Chlamydia screening may not reduce rates of pelvic inflammatory disease
MedWire News: A UK study suggests that annual screening for chlamydia among young women is unlikely to protect them from developing pelvic inflammatory disease (PID) during the subsequent year.
Most cases of PID—which can result in infertility—occurred in women who were negative for chlamydia at initial testing.
“Policy makers might consider focusing on more frequent testing of those at higher risk, such as women with a new sexual partner or a recent history of chlamydial infection,” suggest Pippa Oakeshott from St George’s, University of London, in the UK, and colleagues.
The study included 2529 sexually active female students who completed a sexual health questionnaire and provided a self-taken vaginal swab.
Swabs were either immediately tested for chlamydia (n = 1259) or after a year (n = 1270).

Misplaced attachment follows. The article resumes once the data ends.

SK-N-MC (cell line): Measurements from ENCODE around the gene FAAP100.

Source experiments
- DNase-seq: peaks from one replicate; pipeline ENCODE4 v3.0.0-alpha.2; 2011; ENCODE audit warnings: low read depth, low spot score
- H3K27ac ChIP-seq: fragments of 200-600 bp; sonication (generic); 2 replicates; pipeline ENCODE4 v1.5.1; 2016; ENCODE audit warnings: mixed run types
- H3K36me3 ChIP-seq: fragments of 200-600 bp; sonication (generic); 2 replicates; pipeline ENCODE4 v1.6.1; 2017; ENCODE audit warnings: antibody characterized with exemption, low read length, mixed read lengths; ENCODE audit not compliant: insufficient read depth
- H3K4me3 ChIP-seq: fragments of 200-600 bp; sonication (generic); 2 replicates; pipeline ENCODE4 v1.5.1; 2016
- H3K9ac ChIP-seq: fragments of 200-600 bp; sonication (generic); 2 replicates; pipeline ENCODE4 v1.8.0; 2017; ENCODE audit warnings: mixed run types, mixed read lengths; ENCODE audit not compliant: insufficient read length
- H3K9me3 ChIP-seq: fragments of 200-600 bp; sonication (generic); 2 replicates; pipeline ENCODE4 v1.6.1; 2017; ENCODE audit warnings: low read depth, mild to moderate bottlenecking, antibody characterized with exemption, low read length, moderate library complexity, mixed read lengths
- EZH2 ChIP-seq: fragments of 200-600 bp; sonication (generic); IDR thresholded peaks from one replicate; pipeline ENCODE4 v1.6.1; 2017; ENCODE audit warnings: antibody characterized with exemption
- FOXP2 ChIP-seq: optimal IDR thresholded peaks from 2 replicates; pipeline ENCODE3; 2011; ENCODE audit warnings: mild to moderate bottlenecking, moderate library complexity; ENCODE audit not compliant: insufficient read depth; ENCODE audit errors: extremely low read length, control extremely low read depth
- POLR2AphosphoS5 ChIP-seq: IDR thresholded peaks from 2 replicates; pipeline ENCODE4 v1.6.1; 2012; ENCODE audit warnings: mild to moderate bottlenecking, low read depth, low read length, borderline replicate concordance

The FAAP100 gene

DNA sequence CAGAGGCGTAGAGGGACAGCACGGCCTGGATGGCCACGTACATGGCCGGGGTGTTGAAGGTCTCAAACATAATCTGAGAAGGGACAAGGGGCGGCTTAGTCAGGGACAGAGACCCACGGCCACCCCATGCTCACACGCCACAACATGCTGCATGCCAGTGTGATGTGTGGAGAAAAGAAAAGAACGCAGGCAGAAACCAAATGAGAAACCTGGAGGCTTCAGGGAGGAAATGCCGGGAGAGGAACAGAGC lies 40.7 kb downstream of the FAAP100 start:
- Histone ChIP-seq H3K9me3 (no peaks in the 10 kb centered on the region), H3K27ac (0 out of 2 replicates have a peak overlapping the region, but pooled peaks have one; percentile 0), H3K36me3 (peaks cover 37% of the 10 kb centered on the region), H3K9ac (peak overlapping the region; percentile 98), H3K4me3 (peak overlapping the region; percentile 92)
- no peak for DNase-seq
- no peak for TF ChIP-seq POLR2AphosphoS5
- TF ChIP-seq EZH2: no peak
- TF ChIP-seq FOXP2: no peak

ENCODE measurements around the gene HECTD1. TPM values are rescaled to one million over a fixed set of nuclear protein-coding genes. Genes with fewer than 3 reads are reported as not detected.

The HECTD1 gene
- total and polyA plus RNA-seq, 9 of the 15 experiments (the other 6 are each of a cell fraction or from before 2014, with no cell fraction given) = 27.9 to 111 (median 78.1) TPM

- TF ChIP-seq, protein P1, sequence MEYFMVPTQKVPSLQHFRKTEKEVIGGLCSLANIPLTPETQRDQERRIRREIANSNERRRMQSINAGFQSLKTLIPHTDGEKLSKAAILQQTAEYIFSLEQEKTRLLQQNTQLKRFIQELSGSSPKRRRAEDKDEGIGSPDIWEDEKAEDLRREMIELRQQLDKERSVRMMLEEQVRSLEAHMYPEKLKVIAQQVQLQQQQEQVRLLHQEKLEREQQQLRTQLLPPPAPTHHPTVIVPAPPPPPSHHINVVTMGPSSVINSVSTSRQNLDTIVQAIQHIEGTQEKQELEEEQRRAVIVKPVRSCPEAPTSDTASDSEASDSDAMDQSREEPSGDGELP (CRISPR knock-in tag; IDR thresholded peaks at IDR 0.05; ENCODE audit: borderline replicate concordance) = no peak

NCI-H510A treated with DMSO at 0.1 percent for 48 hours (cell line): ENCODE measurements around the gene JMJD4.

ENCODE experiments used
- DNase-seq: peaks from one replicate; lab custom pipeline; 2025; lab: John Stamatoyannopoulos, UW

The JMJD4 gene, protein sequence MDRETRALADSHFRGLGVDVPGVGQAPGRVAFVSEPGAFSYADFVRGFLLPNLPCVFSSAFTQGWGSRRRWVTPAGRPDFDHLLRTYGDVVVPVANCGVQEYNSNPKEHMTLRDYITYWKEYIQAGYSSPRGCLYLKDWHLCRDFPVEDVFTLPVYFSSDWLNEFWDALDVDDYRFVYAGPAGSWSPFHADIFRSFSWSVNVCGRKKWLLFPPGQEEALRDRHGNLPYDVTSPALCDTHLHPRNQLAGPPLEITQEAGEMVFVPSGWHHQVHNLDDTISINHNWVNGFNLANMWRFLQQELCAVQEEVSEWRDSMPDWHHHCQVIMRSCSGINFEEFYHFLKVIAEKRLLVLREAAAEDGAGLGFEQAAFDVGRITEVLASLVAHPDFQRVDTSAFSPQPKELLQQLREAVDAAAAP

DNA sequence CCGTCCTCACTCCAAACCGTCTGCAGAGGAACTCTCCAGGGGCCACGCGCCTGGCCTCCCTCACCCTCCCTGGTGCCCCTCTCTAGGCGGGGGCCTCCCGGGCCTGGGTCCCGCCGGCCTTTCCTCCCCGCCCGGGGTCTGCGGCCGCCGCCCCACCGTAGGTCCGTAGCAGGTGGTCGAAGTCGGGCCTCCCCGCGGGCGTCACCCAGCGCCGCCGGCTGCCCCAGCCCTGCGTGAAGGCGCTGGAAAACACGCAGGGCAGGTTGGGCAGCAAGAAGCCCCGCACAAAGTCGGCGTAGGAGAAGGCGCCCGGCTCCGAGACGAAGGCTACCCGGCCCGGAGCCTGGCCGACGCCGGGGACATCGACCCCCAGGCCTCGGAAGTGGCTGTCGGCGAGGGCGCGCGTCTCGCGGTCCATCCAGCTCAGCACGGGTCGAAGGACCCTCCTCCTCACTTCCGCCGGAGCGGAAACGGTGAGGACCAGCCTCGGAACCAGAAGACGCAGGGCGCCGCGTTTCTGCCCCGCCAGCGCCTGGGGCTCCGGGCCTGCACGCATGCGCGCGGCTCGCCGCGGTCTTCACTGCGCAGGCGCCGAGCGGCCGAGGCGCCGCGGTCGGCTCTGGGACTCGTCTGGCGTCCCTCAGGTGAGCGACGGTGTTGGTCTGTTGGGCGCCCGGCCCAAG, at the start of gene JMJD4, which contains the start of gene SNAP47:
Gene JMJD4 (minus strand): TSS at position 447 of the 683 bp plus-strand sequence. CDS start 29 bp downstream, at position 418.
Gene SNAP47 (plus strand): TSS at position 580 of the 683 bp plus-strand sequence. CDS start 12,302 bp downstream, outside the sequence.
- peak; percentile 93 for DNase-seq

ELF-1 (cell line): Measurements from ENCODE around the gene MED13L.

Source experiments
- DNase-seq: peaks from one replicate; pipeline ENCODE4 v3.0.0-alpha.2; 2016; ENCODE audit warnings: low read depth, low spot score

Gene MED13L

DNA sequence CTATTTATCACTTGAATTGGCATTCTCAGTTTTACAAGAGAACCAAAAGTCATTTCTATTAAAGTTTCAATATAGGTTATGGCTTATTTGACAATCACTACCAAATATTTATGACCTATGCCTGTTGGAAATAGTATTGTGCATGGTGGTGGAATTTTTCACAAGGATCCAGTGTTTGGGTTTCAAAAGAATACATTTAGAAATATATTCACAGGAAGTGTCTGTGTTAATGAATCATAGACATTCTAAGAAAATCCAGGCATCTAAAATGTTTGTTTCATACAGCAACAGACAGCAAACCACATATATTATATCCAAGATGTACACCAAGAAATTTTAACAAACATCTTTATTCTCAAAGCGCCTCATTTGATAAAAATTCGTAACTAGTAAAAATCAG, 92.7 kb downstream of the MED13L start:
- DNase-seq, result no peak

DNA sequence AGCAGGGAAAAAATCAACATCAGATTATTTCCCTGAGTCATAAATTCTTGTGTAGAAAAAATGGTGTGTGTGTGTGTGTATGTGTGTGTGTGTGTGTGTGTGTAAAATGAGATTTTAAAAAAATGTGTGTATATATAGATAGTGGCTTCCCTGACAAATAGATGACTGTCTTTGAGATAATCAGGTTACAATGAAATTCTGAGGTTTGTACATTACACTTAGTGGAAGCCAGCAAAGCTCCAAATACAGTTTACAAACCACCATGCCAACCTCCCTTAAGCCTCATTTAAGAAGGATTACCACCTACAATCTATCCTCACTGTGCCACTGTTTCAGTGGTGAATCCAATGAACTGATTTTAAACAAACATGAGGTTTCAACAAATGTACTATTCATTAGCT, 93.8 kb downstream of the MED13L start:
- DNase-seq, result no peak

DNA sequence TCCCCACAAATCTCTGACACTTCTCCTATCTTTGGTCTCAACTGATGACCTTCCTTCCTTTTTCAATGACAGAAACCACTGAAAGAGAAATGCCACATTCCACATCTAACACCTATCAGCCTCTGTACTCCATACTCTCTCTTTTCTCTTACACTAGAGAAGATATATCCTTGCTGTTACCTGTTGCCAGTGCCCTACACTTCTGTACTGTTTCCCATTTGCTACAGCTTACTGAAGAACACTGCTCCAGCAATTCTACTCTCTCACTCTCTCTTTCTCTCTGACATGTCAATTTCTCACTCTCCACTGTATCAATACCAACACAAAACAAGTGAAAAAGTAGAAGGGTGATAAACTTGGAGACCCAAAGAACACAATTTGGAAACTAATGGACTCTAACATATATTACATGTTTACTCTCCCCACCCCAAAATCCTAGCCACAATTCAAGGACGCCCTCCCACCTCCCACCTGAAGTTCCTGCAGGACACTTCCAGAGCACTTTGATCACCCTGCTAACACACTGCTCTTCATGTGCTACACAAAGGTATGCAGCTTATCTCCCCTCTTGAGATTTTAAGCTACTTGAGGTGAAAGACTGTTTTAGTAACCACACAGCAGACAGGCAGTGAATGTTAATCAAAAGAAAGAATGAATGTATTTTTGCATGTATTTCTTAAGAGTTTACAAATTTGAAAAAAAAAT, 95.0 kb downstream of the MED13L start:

In all, 5.4 percent of women in the screened group tested positive for chlamydia, and 1.3 percent developed PID. Among the deferred-testing group, 5.9 percent had chlamydia and 1.9 percent developed PID.
Among women with PID, 79 percent were negative for chlamydia at baseline. In addition, of those women with PID who competed a 12-month questionnaire, 70 percent reported having two or more sexual partners during the year.
“The effectiveness of a single chlamydia test in preventing pelvic inflammatory disease over 12 months may have been overestimated,” conclude Oakeshott et al.
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By Sarah Guy